Saturday, January 30, 2010

That cafe thing



Every since the digital age caused me to jump back into photography several years ago, one of my favorite haunting grounds in my street photography quest has been coffee shops. I'm lucky because Ann Arbor has more than its share of coffeehouses and cafes. There are several Starbucks, a couple of Sweetwaters and at least two Expresso Royales, including this one downtown on South Main Street where the photo above was shot.  

I dropped in there the other day at lunch for a cup of coffee and a muffin. It is one of those marvelously lit places, with strategically placed overhead spots and even lamps at some of the tables. As I sat there watching this guy sort through his mail and bills, I knew I had to try to sneak a shot. The key was to get him when the light from the lamp was hitting his face.  Because of the low lighting, I snapped my 50 mm F1.4 lens on my Canon 7d and cranked up the ISO to 400. This shot was exposed at F 1.8. The 50 mm is a beautifully fast lens, but it is a fixed focal length so I couldn't "zoom in" on the subject. Instead, I ended up doing about a 50 percent overall crop on the photo, but the 18 megapixel 7D left me plenty of room to do that and still have a nice size print.

Shooting in cafes is a bit awkward and, I suppose some people might think, intrusive. It calls for discretion or, at the opposite extreme, straightout boldness. I prefer stealth, but I have been know to be bold. One of my favorites from my own photos has long been a shot I took of a bunch several old couples sitting around a table at the Manistee Bakery & Deli in Manistee, Michigan. The light was golden, the mood and setting perfect. As I sat there at another table watching them from another table, I knew this would be a missed opportunity if I didn't act. So I quietly stood up, put my camera to my face and took a photo, like it was the most natural thing in the world to do. My only regret is I did not share the photo with this group of friends. It I had to do it all over again, I would have walked over, shown them the photo on the camera's LCD and asked them if they wanted me to email them a copy.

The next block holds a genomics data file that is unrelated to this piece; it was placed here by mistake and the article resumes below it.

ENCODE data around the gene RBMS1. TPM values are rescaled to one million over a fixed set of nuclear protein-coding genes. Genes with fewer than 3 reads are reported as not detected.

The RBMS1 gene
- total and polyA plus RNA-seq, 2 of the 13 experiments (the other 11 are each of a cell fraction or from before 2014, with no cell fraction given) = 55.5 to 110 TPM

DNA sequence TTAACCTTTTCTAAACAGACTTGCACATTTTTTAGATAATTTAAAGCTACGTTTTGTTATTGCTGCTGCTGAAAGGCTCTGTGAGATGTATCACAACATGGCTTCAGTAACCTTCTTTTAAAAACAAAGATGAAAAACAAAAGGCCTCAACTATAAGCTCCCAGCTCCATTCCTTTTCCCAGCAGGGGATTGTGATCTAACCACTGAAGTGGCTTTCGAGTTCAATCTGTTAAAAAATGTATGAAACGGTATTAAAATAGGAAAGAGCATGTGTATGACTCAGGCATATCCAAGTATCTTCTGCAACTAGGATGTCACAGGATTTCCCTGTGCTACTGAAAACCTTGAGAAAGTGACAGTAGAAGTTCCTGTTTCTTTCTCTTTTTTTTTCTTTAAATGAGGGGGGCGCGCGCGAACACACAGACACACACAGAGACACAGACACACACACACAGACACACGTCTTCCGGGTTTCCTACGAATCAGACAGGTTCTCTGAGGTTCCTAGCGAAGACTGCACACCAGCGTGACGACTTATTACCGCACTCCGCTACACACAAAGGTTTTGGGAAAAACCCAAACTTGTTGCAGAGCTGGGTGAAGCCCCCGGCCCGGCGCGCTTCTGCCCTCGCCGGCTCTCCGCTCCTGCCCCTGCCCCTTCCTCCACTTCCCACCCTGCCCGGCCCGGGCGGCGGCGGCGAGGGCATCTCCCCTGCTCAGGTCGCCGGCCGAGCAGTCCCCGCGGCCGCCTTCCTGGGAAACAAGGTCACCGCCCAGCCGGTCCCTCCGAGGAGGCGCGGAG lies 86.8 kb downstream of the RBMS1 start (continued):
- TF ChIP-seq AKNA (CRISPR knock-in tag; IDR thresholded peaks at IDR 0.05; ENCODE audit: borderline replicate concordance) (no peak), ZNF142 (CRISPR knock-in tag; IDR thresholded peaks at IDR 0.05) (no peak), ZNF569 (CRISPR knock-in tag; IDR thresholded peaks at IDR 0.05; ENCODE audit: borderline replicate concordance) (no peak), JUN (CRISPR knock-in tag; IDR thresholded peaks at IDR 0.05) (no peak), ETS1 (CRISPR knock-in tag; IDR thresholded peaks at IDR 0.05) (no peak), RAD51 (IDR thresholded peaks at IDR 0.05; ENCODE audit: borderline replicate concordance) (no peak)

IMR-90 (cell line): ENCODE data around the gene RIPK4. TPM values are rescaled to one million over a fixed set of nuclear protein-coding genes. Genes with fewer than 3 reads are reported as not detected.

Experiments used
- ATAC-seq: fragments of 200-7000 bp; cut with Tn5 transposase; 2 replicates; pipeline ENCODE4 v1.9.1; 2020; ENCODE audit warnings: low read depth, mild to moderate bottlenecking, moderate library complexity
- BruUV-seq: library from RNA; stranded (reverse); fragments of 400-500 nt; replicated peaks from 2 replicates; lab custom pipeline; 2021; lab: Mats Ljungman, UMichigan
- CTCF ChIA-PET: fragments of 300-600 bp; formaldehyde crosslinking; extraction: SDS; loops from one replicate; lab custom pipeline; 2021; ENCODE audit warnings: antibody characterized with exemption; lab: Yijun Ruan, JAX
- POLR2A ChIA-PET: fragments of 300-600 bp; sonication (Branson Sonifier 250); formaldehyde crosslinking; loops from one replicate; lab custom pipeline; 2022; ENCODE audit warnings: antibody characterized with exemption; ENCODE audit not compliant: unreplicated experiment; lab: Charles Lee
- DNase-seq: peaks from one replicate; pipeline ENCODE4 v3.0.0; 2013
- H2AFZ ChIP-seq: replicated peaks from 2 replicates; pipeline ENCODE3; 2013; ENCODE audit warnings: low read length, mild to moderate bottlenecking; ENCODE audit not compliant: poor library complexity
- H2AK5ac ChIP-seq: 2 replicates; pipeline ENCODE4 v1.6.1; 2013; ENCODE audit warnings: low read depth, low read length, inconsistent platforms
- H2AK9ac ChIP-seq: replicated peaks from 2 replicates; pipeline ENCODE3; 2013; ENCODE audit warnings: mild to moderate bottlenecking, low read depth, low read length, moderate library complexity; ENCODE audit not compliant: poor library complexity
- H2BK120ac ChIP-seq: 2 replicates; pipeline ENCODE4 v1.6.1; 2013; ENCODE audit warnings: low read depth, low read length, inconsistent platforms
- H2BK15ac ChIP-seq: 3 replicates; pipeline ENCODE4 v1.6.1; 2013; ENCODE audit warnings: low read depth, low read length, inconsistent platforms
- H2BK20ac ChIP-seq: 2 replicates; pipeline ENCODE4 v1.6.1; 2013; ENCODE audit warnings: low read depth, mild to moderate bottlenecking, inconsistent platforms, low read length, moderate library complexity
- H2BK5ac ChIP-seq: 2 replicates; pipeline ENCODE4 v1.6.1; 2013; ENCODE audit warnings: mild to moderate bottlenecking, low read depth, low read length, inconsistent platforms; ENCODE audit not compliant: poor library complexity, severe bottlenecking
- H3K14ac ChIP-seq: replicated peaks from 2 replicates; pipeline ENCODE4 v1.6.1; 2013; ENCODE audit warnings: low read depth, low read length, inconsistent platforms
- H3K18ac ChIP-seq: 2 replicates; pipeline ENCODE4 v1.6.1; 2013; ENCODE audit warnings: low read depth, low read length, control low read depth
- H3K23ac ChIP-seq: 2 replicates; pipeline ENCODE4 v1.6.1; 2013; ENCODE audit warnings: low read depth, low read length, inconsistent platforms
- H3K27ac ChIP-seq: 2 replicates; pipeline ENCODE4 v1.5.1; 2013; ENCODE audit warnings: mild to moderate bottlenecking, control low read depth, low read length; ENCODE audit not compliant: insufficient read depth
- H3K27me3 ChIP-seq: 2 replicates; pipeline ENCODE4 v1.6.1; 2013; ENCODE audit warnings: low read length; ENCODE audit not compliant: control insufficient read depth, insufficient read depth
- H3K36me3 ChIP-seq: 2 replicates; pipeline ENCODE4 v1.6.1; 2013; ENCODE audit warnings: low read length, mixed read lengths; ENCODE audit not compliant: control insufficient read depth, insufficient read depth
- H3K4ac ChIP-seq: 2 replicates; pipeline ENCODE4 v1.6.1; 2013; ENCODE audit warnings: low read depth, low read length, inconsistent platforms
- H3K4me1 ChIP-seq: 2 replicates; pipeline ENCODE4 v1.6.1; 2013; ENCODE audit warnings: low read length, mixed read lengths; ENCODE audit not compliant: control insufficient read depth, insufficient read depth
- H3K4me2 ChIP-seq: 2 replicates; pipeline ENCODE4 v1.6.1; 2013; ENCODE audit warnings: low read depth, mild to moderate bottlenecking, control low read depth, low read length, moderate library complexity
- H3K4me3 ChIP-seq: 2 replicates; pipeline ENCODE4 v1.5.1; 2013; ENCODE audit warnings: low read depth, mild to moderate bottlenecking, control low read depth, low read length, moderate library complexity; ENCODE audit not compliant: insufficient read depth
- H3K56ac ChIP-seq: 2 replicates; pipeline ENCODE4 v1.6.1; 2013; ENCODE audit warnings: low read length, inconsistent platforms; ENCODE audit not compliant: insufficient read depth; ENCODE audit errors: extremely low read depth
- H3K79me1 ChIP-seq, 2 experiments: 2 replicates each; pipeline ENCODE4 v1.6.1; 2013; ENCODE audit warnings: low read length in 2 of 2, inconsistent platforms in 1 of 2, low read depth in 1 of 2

That's what I did when I shot yet another favorite photo of mine, of a girl in a hat doing her homework at the Sweetwater Cafe on West Washington Street in downtown Ann Arbor. I had just been out shooting an anti-war march through town and stopped in for a cup of coffee. She was sitting a couple of tables over, right next to a window that was casting the late afternoon light on her. I couldn't resist. I managed to fire off several frames without her seemingly knowing it, then walked over, introduced myself and showed her the photos. Of course, I was worried that she would think I was some old pervert, but I explained how the light was coming in on her and how much I loved her wonderful hat. She seemed flattered. 


Sunday, January 24, 2010

Starlight, star bright ...